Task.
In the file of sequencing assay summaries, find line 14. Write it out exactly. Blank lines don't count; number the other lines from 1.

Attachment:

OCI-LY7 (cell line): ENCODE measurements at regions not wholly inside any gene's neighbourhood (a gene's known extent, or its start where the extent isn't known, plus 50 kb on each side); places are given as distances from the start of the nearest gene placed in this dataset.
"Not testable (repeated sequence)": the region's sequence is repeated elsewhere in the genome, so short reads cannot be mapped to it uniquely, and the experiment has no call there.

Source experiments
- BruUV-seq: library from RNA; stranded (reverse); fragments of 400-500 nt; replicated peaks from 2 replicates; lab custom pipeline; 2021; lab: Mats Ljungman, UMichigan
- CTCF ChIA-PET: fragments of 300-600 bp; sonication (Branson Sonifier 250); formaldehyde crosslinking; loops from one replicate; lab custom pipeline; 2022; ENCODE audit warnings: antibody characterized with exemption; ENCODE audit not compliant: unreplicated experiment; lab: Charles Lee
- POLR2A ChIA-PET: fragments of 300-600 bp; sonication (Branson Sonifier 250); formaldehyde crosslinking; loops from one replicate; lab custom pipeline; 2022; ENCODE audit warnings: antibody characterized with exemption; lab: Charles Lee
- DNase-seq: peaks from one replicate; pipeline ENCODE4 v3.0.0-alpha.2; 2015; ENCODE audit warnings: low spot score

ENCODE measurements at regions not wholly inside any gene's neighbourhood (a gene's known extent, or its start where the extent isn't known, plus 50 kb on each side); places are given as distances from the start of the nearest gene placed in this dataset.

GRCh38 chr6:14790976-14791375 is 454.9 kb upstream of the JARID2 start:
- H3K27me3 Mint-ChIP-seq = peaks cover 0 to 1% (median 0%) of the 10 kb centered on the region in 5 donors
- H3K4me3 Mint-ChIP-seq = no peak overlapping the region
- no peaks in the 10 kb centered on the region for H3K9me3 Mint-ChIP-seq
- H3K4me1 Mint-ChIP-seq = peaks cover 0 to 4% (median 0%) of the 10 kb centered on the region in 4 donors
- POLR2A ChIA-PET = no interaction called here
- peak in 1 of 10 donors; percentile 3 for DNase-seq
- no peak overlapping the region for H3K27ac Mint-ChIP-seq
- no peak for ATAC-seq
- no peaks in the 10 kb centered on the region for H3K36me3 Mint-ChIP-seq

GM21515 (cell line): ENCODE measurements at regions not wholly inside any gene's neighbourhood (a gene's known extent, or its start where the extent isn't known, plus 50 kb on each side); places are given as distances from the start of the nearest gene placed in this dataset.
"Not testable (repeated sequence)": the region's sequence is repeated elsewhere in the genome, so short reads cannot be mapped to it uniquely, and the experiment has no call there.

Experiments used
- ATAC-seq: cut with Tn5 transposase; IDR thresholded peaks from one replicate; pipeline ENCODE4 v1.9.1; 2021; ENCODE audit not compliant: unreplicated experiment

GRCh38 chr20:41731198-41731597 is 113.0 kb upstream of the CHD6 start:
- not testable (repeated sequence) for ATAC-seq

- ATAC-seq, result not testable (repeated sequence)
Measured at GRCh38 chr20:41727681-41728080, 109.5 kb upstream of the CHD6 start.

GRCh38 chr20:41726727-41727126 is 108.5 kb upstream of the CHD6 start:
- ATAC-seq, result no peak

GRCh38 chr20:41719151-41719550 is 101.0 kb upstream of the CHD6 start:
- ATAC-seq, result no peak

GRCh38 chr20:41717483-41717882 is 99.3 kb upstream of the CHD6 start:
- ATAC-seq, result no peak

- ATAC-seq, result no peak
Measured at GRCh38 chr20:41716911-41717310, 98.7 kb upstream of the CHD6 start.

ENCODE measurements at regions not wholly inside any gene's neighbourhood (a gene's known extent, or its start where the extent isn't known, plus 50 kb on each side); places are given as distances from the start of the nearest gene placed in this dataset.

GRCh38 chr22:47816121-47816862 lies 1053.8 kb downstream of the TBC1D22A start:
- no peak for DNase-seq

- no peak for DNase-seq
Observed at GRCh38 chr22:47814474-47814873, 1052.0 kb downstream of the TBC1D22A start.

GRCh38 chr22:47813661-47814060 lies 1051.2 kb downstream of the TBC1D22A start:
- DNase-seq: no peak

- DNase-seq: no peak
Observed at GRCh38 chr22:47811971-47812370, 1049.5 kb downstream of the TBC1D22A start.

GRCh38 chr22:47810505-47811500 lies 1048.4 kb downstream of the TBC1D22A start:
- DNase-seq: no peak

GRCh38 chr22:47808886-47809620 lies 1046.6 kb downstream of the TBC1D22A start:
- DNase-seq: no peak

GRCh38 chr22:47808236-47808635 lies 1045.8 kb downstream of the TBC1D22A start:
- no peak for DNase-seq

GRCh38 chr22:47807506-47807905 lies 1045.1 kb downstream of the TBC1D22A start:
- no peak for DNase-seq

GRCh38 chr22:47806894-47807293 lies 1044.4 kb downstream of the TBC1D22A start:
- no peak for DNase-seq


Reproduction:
- POLR2A ChIA-PET = no interaction called here